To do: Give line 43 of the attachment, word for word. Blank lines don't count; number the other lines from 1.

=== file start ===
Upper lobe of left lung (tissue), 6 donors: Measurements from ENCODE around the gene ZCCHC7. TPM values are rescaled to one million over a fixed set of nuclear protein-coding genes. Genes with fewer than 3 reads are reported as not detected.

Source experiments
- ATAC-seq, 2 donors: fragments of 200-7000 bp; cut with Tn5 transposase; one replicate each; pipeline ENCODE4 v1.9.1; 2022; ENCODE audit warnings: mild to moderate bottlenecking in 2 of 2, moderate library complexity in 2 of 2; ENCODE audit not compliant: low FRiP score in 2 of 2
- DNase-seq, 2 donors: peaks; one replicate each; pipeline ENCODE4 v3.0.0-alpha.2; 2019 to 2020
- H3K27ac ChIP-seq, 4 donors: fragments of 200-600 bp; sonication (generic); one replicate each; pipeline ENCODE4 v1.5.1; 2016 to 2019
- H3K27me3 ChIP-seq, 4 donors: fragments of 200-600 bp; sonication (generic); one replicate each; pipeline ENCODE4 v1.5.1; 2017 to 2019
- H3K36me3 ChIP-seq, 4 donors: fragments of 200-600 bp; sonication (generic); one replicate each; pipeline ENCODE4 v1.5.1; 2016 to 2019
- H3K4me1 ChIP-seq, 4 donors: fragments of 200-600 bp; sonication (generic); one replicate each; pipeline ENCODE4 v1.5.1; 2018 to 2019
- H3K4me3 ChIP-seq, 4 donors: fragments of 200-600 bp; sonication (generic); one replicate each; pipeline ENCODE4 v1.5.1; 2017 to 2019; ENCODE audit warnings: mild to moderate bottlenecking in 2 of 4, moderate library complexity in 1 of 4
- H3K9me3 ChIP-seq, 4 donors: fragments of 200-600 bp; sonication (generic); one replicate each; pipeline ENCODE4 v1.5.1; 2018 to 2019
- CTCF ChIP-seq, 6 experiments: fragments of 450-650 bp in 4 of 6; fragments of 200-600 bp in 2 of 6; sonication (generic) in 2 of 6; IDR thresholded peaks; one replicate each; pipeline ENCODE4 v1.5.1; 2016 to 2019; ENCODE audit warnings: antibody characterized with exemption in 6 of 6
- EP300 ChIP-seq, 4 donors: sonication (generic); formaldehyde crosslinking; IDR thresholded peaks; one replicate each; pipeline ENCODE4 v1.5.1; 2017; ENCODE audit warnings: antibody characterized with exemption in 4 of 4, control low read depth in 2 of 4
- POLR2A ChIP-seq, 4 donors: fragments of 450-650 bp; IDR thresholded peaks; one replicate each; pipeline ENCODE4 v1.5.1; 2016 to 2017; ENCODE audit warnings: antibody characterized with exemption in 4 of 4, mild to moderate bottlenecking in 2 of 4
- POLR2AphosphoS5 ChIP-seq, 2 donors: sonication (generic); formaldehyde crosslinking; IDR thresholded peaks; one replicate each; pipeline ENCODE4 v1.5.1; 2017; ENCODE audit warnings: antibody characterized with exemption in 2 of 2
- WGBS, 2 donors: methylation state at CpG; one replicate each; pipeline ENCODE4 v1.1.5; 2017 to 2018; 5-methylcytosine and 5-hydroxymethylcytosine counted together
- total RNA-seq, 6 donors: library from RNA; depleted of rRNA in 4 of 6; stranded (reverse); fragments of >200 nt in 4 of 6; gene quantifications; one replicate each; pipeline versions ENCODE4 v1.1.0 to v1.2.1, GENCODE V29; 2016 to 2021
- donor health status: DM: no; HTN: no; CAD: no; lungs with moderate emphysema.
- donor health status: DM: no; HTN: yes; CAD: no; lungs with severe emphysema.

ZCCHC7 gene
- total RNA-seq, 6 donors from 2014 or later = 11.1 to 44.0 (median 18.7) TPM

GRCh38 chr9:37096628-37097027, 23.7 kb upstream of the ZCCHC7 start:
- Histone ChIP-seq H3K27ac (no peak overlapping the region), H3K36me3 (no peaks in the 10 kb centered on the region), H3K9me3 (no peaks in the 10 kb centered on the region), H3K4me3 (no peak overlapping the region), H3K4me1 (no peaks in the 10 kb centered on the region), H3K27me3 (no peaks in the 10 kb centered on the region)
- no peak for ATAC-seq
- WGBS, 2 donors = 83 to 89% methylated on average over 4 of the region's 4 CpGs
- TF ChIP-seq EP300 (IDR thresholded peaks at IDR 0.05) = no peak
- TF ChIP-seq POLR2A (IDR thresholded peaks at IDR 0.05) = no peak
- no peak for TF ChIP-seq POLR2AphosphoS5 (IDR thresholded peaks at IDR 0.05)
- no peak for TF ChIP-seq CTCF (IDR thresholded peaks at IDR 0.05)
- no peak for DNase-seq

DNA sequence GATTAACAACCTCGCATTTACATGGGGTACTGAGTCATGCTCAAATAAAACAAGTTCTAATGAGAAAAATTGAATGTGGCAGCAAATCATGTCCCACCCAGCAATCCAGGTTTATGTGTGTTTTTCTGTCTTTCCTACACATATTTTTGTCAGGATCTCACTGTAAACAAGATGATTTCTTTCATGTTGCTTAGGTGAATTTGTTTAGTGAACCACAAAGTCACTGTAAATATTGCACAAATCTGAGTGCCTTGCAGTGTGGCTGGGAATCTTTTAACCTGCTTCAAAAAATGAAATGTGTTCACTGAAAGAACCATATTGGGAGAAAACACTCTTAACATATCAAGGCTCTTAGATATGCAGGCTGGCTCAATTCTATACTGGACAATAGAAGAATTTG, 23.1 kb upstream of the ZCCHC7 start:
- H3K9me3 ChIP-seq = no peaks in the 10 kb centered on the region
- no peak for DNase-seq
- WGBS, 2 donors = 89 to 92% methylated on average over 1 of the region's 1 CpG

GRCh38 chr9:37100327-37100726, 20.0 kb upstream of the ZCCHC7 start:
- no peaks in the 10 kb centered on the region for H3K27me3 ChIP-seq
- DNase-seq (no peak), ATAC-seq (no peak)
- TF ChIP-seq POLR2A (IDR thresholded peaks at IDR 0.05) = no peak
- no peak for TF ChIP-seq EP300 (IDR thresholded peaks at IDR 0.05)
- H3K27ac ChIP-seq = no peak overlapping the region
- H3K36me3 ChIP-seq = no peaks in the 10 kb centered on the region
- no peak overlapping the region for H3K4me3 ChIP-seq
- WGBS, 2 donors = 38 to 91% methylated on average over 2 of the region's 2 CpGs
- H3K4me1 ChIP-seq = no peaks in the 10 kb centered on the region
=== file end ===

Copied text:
- H3K4me1 ChIP-seq = no peaks in the 10 kb centered on the region